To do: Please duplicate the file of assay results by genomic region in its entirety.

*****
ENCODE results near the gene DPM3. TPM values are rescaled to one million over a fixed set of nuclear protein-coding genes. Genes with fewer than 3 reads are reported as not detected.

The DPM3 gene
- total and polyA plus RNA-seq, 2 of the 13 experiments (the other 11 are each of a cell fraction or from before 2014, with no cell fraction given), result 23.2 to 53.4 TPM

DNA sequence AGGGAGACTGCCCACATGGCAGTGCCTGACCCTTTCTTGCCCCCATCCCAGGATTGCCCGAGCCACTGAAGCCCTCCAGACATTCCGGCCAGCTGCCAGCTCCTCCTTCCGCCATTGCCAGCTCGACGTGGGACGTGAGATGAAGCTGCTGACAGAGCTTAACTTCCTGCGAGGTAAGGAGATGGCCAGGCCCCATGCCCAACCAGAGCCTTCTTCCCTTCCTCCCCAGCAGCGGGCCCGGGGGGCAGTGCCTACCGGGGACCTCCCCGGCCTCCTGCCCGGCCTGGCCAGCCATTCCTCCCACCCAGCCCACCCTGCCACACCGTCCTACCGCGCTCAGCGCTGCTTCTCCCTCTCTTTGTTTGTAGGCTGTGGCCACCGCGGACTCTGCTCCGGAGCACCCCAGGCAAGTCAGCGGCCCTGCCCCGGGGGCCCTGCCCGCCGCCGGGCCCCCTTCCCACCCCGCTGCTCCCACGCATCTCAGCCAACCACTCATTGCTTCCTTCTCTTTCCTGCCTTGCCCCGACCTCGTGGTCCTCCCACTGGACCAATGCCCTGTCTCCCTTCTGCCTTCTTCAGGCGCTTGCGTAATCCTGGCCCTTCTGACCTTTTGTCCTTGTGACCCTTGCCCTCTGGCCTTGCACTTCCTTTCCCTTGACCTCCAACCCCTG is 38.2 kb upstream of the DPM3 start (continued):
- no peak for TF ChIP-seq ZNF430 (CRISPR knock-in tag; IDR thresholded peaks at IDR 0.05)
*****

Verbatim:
ENCODE results near the gene DPM3. TPM values are rescaled to one million over a fixed set of nuclear protein-coding genes. Genes with fewer than 3 reads are reported as not detected.

The DPM3 gene
- total and polyA plus RNA-seq, 2 of the 13 experiments (the other 11 are each of a cell fraction or from before 2014, with no cell fraction given), result 23.2 to 53.4 TPM

DNA sequence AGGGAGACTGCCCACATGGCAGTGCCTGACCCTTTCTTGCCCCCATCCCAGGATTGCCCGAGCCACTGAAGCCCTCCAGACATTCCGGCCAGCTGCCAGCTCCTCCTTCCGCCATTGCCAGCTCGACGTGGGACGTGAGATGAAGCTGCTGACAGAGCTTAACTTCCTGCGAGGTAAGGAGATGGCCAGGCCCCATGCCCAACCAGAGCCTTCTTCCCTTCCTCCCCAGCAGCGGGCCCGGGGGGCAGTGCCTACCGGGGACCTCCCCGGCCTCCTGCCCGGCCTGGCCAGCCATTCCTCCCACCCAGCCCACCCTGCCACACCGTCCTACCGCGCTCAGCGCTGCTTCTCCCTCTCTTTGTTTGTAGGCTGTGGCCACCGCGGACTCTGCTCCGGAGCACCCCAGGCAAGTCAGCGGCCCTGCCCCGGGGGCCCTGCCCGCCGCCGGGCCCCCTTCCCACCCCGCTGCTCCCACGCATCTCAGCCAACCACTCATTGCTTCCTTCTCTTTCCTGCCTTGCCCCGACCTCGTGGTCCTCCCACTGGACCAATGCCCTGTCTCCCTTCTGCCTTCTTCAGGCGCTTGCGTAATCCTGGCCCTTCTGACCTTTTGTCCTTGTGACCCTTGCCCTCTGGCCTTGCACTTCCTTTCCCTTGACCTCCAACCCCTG is 38.2 kb upstream of the DPM3 start (continued):
- no peak for TF ChIP-seq ZNF430 (CRISPR knock-in tag; IDR thresholded peaks at IDR 0.05)